Any marketplace that relies on reputation to allow users to decide who to buy from needs to receive plenty of feedback, both positive and negative (and inbetween). It seems that eBay is having trouble persuading buyers to leave (useful) negative feedback, and sellers are worried that a single piece of negative feedback (compared to other sellers who have no negative comments) could ruin their reputation. There are also problems with personal feuds resulting in negative feedback.
With a proper reputation network, the reputation of the people leaving positive or negative comments would be visible so users could discount negative feedback from those that are held in lower esteem. It's not one-man-one-vote any more then, but it's more like trusting the judgment of someone you already know rather than the opinion of a (possibly biased) stranger.
The number one concern was “unfair” negative feedback, usually from new members who are unfamiliar with the norms of working out problems and leaving negative feedback only for unresolved problems, and from non-paying bidders who retaliate after receiving negative feedback. EBay is unwilling to make any editorial judgments about feedback, lest it be held legally responsible for all the feedback content. One of the recent changes they’ve made is to add a “think about it and confirm that you mean it” screen between submitting negative feedback and having it posted.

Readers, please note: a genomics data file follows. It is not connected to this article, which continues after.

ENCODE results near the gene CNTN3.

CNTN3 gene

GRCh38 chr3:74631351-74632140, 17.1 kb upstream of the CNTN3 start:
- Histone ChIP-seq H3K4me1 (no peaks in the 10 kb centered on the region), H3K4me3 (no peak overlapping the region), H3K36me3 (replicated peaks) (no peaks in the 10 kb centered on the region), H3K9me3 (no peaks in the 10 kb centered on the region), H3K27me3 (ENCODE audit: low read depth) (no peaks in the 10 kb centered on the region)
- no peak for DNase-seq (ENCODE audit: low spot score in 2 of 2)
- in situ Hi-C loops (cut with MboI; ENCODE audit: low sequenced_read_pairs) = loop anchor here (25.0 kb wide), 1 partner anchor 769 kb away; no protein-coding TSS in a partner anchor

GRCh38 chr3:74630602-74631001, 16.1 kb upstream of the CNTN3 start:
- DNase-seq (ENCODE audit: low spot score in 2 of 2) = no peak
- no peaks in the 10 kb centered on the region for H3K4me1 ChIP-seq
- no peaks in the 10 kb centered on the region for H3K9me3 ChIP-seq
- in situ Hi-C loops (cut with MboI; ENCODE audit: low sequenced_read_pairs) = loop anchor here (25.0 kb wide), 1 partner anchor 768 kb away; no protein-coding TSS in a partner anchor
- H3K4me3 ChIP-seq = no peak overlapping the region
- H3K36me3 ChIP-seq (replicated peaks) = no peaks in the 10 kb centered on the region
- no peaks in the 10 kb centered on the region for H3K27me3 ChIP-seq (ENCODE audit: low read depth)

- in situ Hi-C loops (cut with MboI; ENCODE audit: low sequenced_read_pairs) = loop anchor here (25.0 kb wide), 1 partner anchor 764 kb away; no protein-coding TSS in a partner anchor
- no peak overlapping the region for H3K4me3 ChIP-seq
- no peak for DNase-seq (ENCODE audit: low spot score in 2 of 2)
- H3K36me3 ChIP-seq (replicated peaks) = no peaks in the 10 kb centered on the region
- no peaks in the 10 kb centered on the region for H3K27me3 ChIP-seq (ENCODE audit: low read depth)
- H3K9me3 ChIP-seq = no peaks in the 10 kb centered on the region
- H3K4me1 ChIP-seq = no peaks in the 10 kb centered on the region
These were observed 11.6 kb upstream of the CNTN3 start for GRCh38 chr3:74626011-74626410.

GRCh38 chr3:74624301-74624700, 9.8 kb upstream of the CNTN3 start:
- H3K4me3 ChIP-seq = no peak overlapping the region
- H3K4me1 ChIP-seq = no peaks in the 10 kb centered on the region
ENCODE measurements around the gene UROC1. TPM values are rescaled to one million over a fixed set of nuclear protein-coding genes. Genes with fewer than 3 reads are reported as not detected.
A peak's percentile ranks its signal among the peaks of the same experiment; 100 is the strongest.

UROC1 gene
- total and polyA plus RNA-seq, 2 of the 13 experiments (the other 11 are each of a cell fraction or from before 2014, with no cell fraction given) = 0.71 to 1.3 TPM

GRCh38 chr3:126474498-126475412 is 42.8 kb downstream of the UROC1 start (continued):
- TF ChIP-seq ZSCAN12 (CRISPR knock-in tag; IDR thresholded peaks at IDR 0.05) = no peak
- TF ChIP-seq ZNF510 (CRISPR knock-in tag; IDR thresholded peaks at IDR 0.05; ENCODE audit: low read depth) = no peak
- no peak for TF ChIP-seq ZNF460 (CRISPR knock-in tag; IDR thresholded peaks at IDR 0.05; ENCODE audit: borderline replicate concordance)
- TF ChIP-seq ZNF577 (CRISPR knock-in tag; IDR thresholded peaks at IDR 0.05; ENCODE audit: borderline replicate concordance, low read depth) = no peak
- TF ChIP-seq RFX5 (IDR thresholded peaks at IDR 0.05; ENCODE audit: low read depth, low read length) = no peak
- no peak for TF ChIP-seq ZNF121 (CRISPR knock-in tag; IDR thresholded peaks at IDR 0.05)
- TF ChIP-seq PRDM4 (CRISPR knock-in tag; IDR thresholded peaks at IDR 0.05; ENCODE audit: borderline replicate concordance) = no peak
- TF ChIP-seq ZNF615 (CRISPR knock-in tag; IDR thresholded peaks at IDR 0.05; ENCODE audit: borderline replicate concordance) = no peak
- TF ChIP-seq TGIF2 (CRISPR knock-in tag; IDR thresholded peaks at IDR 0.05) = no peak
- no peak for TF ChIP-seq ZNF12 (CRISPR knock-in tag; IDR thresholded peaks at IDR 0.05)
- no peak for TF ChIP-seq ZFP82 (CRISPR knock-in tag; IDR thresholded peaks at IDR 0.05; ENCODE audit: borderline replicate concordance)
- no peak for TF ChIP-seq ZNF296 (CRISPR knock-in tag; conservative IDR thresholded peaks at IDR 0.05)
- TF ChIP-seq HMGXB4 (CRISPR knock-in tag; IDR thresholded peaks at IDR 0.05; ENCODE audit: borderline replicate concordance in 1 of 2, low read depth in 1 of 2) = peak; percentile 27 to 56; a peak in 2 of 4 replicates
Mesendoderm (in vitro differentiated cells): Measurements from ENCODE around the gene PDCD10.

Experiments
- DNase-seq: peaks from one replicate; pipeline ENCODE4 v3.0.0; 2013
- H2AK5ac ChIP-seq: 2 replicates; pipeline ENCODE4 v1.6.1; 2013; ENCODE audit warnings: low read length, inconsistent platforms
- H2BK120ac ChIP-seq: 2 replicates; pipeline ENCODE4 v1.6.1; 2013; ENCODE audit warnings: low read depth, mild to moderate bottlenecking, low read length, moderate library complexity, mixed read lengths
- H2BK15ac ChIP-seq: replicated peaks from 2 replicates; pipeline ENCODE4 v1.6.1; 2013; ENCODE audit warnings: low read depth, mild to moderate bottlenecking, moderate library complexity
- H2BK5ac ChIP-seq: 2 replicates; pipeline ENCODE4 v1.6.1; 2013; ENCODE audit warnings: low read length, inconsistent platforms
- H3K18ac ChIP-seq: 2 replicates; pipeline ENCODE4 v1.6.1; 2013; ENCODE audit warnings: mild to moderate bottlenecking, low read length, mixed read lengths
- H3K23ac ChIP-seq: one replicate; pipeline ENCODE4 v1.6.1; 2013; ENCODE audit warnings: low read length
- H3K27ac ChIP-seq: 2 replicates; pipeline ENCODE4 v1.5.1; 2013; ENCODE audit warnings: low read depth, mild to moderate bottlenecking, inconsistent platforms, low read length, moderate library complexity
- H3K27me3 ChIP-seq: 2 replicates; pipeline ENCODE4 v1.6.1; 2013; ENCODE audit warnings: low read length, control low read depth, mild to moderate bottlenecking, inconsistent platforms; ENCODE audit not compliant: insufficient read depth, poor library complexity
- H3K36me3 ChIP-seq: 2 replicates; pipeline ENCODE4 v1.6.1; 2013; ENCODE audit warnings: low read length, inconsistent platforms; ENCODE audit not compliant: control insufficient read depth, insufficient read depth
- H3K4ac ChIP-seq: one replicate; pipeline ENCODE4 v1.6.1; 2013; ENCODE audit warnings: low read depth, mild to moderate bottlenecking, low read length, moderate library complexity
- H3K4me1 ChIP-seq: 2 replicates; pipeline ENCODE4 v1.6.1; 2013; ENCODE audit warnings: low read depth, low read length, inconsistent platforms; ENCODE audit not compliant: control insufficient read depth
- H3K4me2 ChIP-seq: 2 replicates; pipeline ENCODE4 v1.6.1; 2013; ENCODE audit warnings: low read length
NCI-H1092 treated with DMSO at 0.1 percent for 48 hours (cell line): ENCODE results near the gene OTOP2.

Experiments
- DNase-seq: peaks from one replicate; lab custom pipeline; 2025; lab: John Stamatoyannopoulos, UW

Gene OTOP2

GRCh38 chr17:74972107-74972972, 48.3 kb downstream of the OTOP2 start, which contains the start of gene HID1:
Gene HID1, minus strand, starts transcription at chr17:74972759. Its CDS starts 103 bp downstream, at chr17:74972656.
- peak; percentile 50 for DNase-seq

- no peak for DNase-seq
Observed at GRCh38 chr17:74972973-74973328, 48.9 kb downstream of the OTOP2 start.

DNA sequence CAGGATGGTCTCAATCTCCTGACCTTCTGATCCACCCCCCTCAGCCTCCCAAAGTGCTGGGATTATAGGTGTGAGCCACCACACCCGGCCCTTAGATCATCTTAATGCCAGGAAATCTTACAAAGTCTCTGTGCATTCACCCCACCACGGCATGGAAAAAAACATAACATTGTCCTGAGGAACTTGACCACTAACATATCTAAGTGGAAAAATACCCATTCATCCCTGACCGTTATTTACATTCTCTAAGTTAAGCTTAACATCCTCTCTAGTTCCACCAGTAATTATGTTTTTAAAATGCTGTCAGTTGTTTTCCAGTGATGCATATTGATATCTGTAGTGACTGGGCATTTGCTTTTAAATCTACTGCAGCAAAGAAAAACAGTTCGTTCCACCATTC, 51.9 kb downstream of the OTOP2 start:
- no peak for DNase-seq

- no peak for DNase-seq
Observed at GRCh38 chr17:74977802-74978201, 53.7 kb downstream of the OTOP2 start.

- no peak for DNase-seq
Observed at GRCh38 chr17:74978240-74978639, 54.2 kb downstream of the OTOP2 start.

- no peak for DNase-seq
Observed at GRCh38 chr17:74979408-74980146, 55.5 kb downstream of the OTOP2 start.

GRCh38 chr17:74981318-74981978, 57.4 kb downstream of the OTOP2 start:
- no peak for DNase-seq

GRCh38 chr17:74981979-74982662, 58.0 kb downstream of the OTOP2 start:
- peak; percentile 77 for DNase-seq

I think there are two problems with the official and community encouragement to resolve disputes before leaving negative feedback. First, patterns of mild dissatisfaction are not recorded, so lots of useful information is lost. Second, sellers have become overly sensitive any negative or even neutral effect because it is so rare. If negative feedback were given 5% or 10% of the time, on average, then sellers would worry about keeping their percentage down, but wouldn’t be as concerned about any particular feedback.
[Paul Resnick, via Corante: Social Software]